Such falling spacecraft do ‘not crash into the Earth fiercely like in sci-fi movies, but turn into a splendid (meteor shower) and move across the beautiful starry sky as they race towards the Earth’, it said.

Commissioned by the ESA, Fraunhofer researchers are studying the speed of the satellite and its rotation

Commissioned by the ESA, Fraunhofer researchers are studying the speed of the satellite and its rotation

The tracking and imaging radar system uses signals in the Ku-band (12 to 18 gigahertz) and I-band (100 – 150 megahertz) radio frequencies to follow Tiangong-1

The tracking and imaging radar system uses signals in the Ku-band (12 to 18 gigahertz) and I-band (100 – 150 megahertz) radio frequencies to follow Tiangong-1

At the Fraunhofer Institute, scientists can track Tiangong-1 using radar (pictured). Radar allows the institute to watch the station regardless of the weather, or if it is day or night

Due to its gentle descent, Tiangong-1 is now experiencing significant drag as it brushes against the planet’s denser outer atmosphere and it is dropping out of orbit by about 2.5 miles a day. 

During the uncontrolled re-entry, atmospheric drag will rip away solar arrays, antennas and other external components at an altitude of around 100 kilometres (60 miles), according to the Chinese space office.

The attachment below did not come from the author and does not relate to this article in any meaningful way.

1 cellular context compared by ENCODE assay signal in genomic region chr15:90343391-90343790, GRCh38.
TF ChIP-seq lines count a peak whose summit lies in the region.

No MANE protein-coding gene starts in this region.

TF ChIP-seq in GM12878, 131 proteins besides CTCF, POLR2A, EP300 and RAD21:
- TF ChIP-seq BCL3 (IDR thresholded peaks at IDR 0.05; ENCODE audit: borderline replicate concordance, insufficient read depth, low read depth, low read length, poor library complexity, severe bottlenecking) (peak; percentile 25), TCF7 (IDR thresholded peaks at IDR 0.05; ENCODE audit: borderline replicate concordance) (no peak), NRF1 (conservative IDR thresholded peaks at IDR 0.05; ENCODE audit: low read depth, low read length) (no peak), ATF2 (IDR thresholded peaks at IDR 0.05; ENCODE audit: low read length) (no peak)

The intensifying heat and friction will cause the main structure to burn or blow up, and it should disintegrate at an altitude of around 50 miles (80km), it said.

Most fragments will dissipate in the air and a small amount of debris will fall relatively slowly before landing, most likely in the ocean, which covers more than 70 percent of the Earth’s surface.

Jonathan McDowell, an astronomer at the Harvard-Smithsonian Center for Astrophysics, estimates that the Tiangong-1 is the 50th most massive uncontrolled re-entry of an object since 1957.

‘Much bigger things have come down with no casualties,’ McDowell told AFP.

‘This thing is like a small plane crash,’ he said, adding that the trail of debris will scatter pieces several hundred kilometres apart.

During the uncontrolled re-entry, atmospheric drag will rip away solar arrays, antennas and other external components at an altitude of around 100 kilometres (60 miles), according to the Chinese space office

During the uncontrolled re-entry, atmospheric drag will rip away solar arrays, antennas and other external components at an altitude of around 100 kilometres (60 miles), according to the Chinese space office

During the uncontrolled re-entry, atmospheric drag will rip away solar arrays, antennas and other external components at an altitude of around 100 kilometres (60 miles), according to the Chinese space office